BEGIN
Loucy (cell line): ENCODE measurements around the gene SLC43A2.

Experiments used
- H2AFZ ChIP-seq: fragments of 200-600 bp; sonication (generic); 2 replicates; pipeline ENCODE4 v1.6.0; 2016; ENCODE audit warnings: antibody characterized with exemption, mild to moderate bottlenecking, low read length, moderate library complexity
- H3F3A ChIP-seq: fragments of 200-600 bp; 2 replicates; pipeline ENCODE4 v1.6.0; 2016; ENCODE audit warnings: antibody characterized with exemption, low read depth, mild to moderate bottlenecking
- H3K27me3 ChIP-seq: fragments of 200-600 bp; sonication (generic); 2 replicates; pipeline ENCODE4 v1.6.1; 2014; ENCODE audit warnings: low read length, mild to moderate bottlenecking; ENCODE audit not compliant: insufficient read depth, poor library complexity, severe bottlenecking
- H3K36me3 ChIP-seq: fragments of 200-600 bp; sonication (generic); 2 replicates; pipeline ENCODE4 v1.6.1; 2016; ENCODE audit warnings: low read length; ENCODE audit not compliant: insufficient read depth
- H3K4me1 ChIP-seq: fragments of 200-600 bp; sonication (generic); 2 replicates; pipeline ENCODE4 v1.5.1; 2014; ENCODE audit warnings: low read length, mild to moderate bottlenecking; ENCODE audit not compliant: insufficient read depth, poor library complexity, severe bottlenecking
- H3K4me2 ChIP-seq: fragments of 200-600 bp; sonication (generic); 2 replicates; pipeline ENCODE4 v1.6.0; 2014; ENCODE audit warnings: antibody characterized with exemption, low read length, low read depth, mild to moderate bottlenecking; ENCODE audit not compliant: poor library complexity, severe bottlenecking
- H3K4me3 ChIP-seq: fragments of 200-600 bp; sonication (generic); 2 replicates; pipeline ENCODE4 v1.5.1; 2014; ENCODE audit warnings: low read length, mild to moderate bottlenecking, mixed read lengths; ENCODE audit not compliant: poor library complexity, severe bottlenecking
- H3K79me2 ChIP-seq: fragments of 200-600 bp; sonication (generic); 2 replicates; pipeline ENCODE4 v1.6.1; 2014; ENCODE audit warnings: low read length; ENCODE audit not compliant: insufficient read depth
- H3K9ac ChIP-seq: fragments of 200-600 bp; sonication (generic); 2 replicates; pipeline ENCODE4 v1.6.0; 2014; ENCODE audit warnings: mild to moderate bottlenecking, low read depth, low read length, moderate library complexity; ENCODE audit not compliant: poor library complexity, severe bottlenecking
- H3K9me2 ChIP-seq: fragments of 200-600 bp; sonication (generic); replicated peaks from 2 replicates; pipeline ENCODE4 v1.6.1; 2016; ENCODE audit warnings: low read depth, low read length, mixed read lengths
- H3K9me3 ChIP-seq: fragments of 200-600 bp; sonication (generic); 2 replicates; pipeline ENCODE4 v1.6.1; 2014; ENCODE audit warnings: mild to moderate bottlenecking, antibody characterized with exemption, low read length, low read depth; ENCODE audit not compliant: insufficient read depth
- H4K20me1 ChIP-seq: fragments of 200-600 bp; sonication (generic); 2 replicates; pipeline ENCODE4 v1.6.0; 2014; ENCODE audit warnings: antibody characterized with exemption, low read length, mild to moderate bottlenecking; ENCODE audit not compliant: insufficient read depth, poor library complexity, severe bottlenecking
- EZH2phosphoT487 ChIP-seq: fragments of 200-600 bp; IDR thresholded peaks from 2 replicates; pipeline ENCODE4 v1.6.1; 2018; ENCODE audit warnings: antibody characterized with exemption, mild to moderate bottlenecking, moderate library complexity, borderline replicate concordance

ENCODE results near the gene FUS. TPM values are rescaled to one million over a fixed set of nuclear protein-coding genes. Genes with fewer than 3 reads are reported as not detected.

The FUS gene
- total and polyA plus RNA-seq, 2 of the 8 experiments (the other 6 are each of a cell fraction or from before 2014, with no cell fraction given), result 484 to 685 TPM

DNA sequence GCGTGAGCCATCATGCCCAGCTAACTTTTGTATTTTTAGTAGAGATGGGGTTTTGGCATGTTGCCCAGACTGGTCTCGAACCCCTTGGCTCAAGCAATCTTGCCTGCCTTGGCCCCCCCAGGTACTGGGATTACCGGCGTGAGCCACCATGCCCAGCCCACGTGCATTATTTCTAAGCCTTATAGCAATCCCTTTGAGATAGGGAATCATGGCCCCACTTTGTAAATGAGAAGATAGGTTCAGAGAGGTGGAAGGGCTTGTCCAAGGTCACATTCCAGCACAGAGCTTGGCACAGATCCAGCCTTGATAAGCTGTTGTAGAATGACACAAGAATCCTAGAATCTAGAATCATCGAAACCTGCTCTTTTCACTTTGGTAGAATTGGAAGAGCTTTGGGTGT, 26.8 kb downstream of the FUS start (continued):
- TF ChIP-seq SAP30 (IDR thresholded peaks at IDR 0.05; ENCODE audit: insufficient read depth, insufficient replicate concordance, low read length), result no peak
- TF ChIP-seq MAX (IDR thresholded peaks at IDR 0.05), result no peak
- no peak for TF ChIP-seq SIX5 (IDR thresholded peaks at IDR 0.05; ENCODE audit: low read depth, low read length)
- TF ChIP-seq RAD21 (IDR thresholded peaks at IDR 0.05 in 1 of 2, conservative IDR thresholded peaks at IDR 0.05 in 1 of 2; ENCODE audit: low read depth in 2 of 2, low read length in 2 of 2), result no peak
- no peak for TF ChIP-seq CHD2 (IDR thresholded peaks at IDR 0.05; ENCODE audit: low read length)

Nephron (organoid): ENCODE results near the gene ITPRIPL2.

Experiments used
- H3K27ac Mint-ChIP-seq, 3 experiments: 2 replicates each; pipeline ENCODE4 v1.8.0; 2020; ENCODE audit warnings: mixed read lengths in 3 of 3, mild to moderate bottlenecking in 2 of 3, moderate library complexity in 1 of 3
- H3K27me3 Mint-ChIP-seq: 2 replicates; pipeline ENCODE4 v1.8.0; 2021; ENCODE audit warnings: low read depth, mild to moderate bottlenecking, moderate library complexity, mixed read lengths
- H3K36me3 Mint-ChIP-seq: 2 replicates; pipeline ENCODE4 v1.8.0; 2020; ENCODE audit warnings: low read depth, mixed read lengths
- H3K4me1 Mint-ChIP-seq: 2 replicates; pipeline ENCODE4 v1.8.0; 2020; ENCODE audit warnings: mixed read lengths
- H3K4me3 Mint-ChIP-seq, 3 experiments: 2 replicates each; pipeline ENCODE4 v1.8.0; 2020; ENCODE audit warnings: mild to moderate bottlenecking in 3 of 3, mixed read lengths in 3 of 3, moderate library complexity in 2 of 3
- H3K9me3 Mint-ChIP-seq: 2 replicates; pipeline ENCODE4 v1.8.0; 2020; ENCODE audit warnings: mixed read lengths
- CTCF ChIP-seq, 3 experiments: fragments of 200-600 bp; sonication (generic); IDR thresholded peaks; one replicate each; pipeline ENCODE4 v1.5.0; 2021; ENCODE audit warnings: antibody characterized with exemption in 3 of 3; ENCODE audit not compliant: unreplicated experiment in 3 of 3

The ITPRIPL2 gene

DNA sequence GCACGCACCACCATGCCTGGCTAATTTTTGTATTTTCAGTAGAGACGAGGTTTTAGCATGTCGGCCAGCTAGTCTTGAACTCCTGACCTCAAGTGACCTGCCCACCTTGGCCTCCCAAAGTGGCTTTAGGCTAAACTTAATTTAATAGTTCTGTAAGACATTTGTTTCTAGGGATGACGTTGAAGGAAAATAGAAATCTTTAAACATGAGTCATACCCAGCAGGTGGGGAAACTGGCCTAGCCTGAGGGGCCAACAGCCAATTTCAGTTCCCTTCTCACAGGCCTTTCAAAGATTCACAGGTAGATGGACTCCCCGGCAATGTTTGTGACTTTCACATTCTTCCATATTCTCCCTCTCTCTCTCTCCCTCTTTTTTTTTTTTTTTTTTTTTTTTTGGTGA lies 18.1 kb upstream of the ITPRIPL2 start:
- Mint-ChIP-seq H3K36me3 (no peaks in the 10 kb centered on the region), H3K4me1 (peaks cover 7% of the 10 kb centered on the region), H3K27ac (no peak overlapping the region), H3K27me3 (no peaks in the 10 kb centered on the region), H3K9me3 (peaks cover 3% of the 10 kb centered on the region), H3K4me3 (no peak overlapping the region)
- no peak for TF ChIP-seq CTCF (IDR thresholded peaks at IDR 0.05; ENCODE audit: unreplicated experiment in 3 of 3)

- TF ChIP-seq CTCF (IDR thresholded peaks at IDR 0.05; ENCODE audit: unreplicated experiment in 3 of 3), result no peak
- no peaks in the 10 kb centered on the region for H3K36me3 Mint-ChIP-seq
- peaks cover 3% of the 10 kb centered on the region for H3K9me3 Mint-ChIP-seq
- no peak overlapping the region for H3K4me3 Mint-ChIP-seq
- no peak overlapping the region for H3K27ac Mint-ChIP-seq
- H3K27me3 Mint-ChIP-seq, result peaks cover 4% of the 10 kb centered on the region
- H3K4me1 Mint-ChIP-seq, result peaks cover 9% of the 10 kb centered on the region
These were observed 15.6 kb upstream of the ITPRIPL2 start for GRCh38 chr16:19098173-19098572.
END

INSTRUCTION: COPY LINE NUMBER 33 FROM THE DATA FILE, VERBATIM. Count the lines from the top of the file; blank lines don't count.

- CTCF ChIP-seq, 3 experiments: fragments of 200-600 bp; sonication (generic); IDR thresholded peaks; one replicate each; pipeline ENCODE4 v1.5.0; 2021; ENCODE audit warnings: antibody characterized with exemption in 3 of 3; ENCODE audit not compliant: unreplicated experiment in 3 of 3